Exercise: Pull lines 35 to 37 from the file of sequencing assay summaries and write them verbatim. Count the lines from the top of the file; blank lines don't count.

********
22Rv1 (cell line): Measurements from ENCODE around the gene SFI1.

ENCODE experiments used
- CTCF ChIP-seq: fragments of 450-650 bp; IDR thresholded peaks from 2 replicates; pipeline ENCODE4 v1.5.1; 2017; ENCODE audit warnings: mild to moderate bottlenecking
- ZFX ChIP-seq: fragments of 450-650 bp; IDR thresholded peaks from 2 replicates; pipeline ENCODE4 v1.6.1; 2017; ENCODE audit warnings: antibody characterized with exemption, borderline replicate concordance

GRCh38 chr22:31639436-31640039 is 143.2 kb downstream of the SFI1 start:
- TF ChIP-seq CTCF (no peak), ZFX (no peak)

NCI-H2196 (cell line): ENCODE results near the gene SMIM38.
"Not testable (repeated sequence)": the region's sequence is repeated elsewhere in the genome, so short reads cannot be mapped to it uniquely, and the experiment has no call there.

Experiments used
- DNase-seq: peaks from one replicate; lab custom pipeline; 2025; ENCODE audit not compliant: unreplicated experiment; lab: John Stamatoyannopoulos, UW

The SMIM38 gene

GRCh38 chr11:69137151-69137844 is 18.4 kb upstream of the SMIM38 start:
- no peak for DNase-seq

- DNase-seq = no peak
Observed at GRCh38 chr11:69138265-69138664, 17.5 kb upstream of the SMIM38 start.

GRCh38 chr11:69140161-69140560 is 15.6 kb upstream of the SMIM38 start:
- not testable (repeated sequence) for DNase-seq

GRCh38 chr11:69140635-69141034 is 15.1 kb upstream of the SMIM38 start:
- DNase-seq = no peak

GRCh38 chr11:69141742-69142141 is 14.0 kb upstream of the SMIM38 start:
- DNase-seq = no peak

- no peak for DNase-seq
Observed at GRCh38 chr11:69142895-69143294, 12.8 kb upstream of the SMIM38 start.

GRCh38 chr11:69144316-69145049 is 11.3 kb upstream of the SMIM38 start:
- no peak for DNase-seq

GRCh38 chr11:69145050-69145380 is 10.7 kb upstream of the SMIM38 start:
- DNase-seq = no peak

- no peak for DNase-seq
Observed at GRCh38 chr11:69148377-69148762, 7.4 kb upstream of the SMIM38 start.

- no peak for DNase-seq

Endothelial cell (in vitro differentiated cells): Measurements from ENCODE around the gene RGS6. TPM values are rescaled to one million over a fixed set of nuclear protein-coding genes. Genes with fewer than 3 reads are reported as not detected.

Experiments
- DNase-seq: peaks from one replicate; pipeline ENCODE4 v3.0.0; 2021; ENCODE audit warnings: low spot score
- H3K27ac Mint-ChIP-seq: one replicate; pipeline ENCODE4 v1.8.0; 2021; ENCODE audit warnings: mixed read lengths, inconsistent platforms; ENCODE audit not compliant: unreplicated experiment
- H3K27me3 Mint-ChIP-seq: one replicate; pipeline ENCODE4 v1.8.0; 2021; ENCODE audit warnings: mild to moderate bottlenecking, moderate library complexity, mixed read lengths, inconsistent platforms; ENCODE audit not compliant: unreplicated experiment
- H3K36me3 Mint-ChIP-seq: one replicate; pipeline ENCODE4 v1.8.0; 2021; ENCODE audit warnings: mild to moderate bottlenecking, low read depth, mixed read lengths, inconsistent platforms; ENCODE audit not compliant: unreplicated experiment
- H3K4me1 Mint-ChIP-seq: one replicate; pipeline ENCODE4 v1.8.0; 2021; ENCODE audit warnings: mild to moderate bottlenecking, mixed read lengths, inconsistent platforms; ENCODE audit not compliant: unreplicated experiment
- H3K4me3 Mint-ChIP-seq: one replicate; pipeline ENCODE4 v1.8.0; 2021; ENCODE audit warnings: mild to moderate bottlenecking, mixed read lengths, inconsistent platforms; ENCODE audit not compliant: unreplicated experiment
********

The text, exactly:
- H3K27me3 Mint-ChIP-seq: one replicate; pipeline ENCODE4 v1.8.0; 2021; ENCODE audit warnings: mild to moderate bottlenecking, moderate library complexity, mixed read lengths, inconsistent platforms; ENCODE audit not compliant: unreplicated experiment
- H3K36me3 Mint-ChIP-seq: one replicate; pipeline ENCODE4 v1.8.0; 2021; ENCODE audit warnings: mild to moderate bottlenecking, low read depth, mixed read lengths, inconsistent platforms; ENCODE audit not compliant: unreplicated experiment
- H3K4me1 Mint-ChIP-seq: one replicate; pipeline ENCODE4 v1.8.0; 2021; ENCODE audit warnings: mild to moderate bottlenecking, mixed read lengths, inconsistent platforms; ENCODE audit not compliant: unreplicated experiment